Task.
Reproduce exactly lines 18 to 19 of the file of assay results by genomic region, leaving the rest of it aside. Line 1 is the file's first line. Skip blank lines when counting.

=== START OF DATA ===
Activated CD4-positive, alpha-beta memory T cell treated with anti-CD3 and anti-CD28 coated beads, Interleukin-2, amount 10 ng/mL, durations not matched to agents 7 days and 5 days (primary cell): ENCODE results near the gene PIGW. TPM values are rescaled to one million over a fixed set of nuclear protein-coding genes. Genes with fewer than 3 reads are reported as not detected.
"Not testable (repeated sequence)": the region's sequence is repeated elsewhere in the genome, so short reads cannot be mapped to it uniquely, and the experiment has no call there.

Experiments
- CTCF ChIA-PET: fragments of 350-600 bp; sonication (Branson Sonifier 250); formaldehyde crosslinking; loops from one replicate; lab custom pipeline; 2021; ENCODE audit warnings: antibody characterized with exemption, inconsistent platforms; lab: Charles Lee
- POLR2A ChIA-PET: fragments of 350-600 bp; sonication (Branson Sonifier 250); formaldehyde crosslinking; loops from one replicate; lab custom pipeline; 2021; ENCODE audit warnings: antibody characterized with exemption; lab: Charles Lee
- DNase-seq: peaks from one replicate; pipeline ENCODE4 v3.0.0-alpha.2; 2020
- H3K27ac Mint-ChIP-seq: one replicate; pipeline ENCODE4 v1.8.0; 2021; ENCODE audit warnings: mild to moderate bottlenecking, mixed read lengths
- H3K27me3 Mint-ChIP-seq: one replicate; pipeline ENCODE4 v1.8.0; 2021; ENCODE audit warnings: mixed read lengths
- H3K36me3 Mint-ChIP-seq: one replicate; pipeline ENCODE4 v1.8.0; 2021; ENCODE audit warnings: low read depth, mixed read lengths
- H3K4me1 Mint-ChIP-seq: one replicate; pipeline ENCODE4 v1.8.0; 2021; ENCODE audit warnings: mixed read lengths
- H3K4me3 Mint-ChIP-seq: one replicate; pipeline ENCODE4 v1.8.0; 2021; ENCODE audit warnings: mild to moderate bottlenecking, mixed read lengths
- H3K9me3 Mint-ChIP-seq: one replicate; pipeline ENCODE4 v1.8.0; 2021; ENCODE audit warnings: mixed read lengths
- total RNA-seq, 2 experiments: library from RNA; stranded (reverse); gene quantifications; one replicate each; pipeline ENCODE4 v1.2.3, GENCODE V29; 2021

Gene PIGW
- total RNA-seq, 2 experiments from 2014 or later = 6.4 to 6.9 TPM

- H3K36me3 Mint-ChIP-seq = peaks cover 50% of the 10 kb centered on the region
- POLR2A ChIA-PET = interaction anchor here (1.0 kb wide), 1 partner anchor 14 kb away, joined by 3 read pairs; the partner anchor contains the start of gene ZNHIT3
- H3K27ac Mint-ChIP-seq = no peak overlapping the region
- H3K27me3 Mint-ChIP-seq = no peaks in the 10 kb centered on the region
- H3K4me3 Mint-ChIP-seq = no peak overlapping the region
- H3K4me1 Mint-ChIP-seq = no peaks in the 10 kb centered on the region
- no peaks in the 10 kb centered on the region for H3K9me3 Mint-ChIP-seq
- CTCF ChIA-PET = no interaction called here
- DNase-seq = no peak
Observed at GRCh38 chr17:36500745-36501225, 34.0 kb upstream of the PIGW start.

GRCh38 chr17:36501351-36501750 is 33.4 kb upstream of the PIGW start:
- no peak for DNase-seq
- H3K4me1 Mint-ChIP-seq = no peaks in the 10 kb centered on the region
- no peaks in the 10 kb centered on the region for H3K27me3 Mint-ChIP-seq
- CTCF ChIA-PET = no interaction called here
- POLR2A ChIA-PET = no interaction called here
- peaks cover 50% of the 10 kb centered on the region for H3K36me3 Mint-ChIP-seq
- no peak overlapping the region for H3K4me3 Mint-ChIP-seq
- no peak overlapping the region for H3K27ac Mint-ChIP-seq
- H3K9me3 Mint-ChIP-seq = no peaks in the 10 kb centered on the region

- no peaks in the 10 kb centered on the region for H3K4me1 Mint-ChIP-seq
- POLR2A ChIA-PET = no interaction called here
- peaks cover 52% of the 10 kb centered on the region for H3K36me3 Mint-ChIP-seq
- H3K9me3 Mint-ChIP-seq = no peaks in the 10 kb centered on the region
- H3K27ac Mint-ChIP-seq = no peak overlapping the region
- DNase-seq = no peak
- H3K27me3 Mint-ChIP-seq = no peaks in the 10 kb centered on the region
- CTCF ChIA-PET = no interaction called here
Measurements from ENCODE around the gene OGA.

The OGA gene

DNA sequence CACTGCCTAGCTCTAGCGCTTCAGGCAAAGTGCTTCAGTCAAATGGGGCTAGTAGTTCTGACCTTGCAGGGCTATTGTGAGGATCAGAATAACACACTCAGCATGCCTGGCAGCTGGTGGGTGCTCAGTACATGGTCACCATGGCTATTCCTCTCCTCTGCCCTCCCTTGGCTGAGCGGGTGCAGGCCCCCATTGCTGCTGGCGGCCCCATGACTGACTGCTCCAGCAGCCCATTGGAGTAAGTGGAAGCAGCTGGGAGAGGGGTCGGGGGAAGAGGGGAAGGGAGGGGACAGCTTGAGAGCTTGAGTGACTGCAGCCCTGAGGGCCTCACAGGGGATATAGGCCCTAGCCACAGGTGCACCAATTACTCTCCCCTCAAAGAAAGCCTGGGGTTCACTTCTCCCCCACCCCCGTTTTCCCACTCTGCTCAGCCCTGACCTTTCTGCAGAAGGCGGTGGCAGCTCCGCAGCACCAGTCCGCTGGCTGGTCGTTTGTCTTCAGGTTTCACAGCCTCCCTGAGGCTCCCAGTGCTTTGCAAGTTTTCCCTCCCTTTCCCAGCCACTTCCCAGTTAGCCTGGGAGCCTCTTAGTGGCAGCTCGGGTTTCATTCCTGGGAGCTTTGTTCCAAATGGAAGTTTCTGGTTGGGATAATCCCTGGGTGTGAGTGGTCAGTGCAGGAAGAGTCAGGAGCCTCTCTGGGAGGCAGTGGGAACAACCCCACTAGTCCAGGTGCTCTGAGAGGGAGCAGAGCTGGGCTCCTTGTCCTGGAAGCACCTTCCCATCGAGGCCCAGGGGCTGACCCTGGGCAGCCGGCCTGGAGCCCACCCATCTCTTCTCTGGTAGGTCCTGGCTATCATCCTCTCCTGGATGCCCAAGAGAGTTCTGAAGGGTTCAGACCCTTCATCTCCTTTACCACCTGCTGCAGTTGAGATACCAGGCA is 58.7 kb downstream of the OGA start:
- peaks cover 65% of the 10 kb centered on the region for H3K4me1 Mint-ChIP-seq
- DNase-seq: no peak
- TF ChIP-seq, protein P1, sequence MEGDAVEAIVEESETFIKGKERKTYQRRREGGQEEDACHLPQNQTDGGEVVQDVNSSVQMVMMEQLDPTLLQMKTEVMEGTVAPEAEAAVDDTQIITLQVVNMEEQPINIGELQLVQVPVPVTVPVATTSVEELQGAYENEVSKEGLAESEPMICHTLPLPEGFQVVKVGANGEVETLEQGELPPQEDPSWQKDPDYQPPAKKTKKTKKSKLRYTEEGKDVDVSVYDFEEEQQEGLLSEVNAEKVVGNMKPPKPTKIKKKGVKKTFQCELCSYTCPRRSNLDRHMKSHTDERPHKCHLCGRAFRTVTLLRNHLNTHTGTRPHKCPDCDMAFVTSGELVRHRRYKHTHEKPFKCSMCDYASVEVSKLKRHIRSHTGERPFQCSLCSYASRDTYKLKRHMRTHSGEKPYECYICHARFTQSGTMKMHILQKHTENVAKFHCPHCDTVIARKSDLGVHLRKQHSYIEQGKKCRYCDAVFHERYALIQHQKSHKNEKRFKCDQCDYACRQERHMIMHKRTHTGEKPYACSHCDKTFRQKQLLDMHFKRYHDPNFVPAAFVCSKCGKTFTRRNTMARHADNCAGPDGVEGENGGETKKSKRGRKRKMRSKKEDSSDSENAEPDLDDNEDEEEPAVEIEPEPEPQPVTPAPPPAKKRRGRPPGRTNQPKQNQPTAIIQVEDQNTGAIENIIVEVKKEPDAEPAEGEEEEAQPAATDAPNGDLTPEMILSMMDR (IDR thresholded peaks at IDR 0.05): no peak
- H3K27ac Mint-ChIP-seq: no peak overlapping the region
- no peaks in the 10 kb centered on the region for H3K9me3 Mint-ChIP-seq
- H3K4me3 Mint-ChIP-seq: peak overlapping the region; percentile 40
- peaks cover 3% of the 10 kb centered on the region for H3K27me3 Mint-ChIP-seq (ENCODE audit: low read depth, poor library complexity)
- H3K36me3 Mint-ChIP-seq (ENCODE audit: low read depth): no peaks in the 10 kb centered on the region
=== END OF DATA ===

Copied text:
- H3K27ac Mint-ChIP-seq = no peak overlapping the region
- H3K27me3 Mint-ChIP-seq = no peaks in the 10 kb centered on the region